Israel Holmes was of a different temperament, and it would be interesting to understand their relationship. Holmes began life as a school teacher; an early writer called him “flamboyant.” He became known for his exploits in England obtaining the secrets needed to make brass in Waterbury and Torrington. English law made exporting men, equipment, or knowledge treasonous, and Israel Holmes traveled armed, at least once narrowly escaping capture. He later told of having men sealed into wine casks, loaded on ships and, as he told it, “spirited away" as cargo. 

I don’t know when the Lampworks ceased making oil lamps, but by 1900 a small tube mill was operating in a building attached to the east end of the Lampworks, and a Victorian tower matching the one on the Lampworks unifed the design. This tower survives.

Machines added to thie tube mill in 1903 were still being used as late as 2013, and three, large, General Electric factory motors built in 1898 were still in place beside the tower until the mill finally closed. The tube mill was expanded and updated, under a sawtooth roof, in 1917 and at various times afterward, but it is not clear to me how use of the Lampworks building evolved.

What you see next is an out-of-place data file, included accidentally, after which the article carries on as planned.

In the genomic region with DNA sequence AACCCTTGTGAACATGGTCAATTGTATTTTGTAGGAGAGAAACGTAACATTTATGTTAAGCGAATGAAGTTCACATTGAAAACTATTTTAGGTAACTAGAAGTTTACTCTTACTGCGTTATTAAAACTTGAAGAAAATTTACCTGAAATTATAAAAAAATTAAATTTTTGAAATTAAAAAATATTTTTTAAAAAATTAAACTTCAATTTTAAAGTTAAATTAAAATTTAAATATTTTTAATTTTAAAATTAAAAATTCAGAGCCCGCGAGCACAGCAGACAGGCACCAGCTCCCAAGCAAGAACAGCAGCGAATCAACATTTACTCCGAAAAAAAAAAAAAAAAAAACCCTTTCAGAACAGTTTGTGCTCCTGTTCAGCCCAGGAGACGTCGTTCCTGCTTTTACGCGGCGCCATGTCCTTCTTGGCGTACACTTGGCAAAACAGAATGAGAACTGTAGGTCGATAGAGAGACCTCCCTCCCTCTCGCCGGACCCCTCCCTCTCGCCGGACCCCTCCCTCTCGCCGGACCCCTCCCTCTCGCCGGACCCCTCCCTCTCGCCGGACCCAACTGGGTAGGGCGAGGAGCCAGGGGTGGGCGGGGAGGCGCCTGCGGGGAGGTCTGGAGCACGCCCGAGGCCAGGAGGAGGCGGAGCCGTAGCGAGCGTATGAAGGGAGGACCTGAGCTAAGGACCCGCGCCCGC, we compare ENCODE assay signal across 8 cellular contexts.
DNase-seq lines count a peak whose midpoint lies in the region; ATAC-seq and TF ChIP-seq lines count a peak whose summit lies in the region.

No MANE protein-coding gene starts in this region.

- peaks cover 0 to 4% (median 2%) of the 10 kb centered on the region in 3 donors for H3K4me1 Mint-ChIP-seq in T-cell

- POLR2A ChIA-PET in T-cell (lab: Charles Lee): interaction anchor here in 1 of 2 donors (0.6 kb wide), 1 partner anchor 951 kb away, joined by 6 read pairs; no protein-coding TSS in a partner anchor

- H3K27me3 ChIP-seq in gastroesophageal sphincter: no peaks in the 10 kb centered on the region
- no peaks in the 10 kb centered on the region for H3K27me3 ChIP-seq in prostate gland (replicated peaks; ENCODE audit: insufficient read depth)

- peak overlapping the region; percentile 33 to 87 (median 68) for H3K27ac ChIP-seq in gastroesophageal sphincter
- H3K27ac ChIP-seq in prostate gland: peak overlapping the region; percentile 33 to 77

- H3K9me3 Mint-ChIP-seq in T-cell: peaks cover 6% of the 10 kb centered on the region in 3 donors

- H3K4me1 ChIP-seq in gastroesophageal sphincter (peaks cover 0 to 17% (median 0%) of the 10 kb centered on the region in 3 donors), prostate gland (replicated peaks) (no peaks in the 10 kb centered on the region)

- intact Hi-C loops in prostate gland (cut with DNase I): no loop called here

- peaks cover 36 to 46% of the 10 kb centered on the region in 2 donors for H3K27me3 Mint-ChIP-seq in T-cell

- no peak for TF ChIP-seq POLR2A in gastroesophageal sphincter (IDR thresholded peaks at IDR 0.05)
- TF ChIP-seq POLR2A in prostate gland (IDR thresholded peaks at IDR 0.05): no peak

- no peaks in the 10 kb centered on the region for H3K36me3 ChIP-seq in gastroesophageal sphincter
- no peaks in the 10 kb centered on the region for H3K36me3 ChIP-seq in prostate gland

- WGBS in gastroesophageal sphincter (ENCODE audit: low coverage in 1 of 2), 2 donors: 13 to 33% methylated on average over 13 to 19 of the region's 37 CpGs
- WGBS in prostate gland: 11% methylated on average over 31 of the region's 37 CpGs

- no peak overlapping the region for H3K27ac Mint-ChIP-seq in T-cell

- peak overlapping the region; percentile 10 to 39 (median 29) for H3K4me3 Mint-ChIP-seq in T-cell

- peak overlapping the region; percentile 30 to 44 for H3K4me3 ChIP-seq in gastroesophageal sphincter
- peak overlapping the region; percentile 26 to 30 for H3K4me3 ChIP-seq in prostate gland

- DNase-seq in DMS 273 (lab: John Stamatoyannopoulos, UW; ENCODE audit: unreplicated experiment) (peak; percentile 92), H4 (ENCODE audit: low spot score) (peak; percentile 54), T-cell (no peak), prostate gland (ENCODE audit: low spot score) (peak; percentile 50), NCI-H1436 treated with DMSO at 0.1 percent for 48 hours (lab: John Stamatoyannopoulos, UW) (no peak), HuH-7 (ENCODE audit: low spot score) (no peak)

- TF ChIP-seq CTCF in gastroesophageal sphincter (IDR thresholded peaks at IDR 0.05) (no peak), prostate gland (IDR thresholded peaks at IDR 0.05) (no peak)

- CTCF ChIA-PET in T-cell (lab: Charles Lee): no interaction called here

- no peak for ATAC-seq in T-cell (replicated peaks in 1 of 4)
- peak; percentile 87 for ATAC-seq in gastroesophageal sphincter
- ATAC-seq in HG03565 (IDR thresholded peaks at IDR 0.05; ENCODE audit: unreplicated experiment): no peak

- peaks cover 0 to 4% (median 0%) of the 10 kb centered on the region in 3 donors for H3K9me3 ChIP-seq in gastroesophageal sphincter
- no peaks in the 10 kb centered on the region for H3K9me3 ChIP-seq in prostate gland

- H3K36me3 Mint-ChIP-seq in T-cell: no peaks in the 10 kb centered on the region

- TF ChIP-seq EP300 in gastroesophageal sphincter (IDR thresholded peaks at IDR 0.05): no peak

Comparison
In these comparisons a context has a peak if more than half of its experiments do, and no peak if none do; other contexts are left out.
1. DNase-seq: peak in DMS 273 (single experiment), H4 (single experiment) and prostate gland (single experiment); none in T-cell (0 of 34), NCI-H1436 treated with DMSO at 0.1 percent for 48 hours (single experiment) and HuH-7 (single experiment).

By the time we began making photographs there, in 2011, only the first floor of The Lampworks was active. It was filled with powerful machine tools and served as the machine shop that kept the tube mill running sharp. Two stair towers provided access to floors above. The second, a shadowy, high space, was sparsely littered with gears and electrical boxes, an old scale and piled up, gray fluorescent fixtures. The floor above, however, was bright and carved into small rooms by vintage, glass office dividers through which light bounced in all directions, a suite of shadows shifting through the day. Beside it was a common area with an ancient "Graphotype" machine amid the rusting address plates of hundreds of Anaconda customers and contacts. In the attic above pigeons lived and died among things forgotten that were too far to fetch. 

In the book are many photographs of the tube mill, the men and the machines in production, men using ancient tools to make specification-critical tube for nuclear submarines. These pictures are of the Lampworks in memoriam.